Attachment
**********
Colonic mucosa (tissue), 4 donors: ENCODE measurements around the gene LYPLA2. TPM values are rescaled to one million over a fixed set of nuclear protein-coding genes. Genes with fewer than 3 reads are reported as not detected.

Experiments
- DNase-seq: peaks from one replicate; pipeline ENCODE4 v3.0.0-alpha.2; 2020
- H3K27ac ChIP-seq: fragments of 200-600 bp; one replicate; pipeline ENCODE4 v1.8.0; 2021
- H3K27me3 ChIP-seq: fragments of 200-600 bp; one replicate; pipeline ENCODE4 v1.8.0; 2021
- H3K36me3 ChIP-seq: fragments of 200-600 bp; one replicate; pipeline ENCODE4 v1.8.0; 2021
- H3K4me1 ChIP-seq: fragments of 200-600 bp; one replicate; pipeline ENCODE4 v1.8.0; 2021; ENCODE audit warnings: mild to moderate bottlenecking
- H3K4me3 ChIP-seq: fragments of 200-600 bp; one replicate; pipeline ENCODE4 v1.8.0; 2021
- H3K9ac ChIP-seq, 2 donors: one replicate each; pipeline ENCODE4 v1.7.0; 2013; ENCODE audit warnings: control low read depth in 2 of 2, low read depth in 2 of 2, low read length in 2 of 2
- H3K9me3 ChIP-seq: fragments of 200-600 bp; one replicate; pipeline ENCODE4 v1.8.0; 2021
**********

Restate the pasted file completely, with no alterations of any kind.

Colonic mucosa (tissue), 4 donors: ENCODE measurements around the gene LYPLA2. TPM values are rescaled to one million over a fixed set of nuclear protein-coding genes. Genes with fewer than 3 reads are reported as not detected.

Experiments
- DNase-seq: peaks from one replicate; pipeline ENCODE4 v3.0.0-alpha.2; 2020
- H3K27ac ChIP-seq: fragments of 200-600 bp; one replicate; pipeline ENCODE4 v1.8.0; 2021
- H3K27me3 ChIP-seq: fragments of 200-600 bp; one replicate; pipeline ENCODE4 v1.8.0; 2021
- H3K36me3 ChIP-seq: fragments of 200-600 bp; one replicate; pipeline ENCODE4 v1.8.0; 2021
- H3K4me1 ChIP-seq: fragments of 200-600 bp; one replicate; pipeline ENCODE4 v1.8.0; 2021; ENCODE audit warnings: mild to moderate bottlenecking
- H3K4me3 ChIP-seq: fragments of 200-600 bp; one replicate; pipeline ENCODE4 v1.8.0; 2021
- H3K9ac ChIP-seq, 2 donors: one replicate each; pipeline ENCODE4 v1.7.0; 2013; ENCODE audit warnings: control low read depth in 2 of 2, low read depth in 2 of 2, low read length in 2 of 2
- H3K9me3 ChIP-seq: fragments of 200-600 bp; one replicate; pipeline ENCODE4 v1.8.0; 2021